Nitrate vs Nitrite- Definition, 13 Major Differences, Examples

Nitrate Definition

Nitrate is a nitrogen oxoanion formed by the loss of hydrogen from nitric acid with a charge of -1, one nitrogen atom, and three oxygen atoms.

  • It is a polyatomic ion with the molecular formula NO3 that is commonly used in the form of salts in fertilizers and explosives.
  • Nitrate is a monovalent inorganic anion and a conjugate base of nitric acid. It can form salts with various metals.
  • Nitrate ion has a trigonal planar structure with a central nitrogen atom that is surrounded by three identically bonded oxygen atoms.
  • The overall charge of the ion is -1, where each oxygen atom carries a -2/3 charge while nitrogen carries a charge of +1.
  • Nitrates can acts as oxidizing agents as the nitrogen atom in the molecule has an oxidation state of +5.
  • Nitrates are also essential in the diet of living beings which is consumed in the form of inorganic nitrates present in leafy vegetables. Drinking water is also a dietary source of nitrates.
  • Nitrate salts occur on earth in the form of deposits and rocks. These are produced from nitrogen compounds by nitrifying bacteria.
  • The most important use of nitrate is as fertilizers in agriculture as a result of their high solubility and biodegradability.
  •  In industries, nitrates are used as oxidizing agents during the production of metal products.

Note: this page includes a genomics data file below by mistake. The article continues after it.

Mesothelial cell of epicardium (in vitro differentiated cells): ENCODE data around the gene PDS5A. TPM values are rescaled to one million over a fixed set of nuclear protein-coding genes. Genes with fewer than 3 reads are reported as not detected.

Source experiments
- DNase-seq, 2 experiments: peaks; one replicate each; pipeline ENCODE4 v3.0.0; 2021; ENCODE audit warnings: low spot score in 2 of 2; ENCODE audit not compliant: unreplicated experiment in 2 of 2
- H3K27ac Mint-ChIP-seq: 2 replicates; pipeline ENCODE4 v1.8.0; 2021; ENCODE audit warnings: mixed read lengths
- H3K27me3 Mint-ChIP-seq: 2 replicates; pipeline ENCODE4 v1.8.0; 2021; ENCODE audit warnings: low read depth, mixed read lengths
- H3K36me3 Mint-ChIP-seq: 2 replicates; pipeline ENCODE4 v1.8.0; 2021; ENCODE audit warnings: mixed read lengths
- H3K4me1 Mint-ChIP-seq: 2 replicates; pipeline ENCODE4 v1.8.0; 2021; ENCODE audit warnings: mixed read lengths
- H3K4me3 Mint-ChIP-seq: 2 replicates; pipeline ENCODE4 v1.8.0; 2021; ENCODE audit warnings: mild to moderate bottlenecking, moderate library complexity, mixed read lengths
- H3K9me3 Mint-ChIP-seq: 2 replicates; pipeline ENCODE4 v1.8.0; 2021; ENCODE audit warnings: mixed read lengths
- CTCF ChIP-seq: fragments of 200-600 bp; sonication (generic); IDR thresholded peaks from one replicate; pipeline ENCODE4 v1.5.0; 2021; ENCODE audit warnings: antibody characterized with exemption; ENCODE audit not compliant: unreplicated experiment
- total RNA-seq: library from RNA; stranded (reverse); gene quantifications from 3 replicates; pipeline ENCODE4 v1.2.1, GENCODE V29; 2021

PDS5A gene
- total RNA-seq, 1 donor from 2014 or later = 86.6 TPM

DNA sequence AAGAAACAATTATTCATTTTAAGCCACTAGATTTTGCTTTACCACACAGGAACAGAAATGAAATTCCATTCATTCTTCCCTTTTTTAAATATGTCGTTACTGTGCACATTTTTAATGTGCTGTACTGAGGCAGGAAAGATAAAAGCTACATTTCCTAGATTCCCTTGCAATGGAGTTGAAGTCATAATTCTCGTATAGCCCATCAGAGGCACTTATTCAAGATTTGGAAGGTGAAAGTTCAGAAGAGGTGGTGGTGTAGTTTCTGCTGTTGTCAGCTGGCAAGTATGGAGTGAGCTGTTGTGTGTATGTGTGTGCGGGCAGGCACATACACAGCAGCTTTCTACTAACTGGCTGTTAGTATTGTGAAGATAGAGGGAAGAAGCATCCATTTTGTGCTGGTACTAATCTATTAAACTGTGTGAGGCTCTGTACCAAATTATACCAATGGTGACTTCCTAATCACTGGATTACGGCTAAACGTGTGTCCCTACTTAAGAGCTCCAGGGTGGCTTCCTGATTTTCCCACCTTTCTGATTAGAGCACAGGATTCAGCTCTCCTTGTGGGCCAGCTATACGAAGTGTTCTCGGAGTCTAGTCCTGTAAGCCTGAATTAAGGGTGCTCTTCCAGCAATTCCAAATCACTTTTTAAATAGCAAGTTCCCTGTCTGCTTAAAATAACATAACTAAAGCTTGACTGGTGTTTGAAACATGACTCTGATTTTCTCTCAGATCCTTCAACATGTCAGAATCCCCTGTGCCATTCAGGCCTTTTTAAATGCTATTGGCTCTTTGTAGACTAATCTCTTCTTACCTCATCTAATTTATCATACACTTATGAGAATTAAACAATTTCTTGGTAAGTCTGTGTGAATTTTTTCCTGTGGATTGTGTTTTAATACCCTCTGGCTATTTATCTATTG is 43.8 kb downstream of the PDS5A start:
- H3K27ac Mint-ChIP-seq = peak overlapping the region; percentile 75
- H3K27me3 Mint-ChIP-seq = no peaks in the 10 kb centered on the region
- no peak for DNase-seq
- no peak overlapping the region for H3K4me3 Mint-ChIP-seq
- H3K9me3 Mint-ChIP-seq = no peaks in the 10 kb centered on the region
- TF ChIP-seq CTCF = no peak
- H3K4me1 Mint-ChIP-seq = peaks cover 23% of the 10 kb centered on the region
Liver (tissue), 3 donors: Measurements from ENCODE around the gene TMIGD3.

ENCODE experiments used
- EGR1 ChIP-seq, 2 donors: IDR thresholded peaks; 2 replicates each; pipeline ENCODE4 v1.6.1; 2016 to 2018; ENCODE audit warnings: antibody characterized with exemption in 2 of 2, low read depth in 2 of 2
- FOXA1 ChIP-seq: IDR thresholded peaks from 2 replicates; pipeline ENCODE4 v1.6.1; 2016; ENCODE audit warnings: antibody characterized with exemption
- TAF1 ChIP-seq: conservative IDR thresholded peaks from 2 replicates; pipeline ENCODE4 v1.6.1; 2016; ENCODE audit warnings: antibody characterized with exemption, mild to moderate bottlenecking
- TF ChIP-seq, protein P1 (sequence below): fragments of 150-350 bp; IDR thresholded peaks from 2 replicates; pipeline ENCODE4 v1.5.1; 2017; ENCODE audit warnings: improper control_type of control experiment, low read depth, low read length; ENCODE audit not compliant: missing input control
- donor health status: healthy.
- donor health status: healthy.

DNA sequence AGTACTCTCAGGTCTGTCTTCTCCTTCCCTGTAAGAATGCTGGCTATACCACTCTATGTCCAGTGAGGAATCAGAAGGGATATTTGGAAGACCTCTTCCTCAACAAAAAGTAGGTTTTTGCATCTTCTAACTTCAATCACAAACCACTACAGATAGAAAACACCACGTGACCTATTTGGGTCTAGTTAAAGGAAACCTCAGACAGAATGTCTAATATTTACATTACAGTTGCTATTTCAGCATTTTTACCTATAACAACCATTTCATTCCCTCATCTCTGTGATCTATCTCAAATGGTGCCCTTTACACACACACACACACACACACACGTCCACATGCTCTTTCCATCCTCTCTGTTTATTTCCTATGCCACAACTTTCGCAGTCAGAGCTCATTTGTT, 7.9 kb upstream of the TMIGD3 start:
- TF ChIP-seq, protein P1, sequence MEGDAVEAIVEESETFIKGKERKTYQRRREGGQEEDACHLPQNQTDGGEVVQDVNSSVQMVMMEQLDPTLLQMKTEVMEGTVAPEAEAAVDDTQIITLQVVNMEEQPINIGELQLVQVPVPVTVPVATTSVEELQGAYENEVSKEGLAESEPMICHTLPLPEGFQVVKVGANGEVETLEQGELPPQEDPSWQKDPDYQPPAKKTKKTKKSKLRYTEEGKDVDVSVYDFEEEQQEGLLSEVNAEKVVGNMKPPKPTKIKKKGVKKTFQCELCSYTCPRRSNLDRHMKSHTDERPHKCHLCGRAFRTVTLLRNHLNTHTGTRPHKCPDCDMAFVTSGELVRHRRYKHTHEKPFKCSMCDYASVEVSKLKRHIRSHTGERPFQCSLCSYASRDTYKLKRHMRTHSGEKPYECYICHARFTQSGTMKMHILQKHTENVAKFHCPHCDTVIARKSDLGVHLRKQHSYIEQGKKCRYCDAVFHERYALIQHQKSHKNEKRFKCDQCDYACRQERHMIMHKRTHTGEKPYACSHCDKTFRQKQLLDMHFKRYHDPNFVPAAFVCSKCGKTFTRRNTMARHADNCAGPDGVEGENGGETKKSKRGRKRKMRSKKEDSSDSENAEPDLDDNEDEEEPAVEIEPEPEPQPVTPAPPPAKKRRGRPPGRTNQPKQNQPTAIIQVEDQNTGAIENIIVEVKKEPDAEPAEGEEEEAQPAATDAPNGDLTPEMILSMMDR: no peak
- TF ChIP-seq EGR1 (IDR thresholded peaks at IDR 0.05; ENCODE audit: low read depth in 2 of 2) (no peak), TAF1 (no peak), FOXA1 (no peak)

• Some examples of nitrates include sodium nitrate, aluminium nitrate, magnesium nitrate, etc.
Nitrate vs Nitrite
Nitrate vs Nitrite

Nitrite Definition

Nitrite is a polyatomic anion of nitrogen formed by the loss of hydrogen atoms from nitrous acid with the charge of -1, one nitrogen atom, and two oxygen atoms.

  • Nitrites are primarily produced as intermediate products during the oxidation of ammonia to nitrate.
  • The molecular formula of nitrite is NO2 and it is the conjugate acid of nitrous acids, HNO2.
  • However, the term nitrite might also be used to refer to organic compounds with the –ONO group that are esters of nitrous acid.
  • Nitrites can act both as oxidizing and reducing agents as the nitrogen atom in the molecule has the oxidation state of +3.
  • The structure of the nitrite ion has a bent geometry with the O-N-O bond angle around 120°C.
  • The ion has a symmetrical structure where both of the N-O bonds have equal lengths and bond angles. The ion exists in two distinct forms that are mirror images of each other, and thus, it has a resonance hybrid.
  • Nitrite is an essential intermediate in the nitrogen cycle as it is reduced to nitric oxide or ammonia in the presence of nitrifying bacteria.
  • It is also used in azo dyes and other colorants via diazotization. Some nitrites like sodium nitrite are also used in food preservation.
  • The presence of nitrite above the desired levels in food and water samples can result in various diseases in humans. Nitrites in diet form N-nitrosamines which are likely to cause stomach cancer.

13 Key Differences (Nitrate vs Nitrite)

Characteristics Nitrate Nitrite
Definition Nitrate is a nitrogen oxoanion formed by the loss of hydrogen from nitric acid with a charge of -1, one nitrogen atom, and three oxygen atoms. Nitrite is a polyatomic anion of nitrogen formed by the loss of hydrogen atoms from nitrous acid with the charge of -1, one nitrogen atom, and two oxygen atoms.
Oxidation State The oxidation state of nitrogen in nitrates is +5. The oxidation state of nitrogen in nitrite is +3.
Structure Nitrates have a trigonal planar structure. Nitrites have a bent molecular structure.
Molecular Formula The molecular formula of nitrate is NO3. The molecular formula of nitrite is NO2.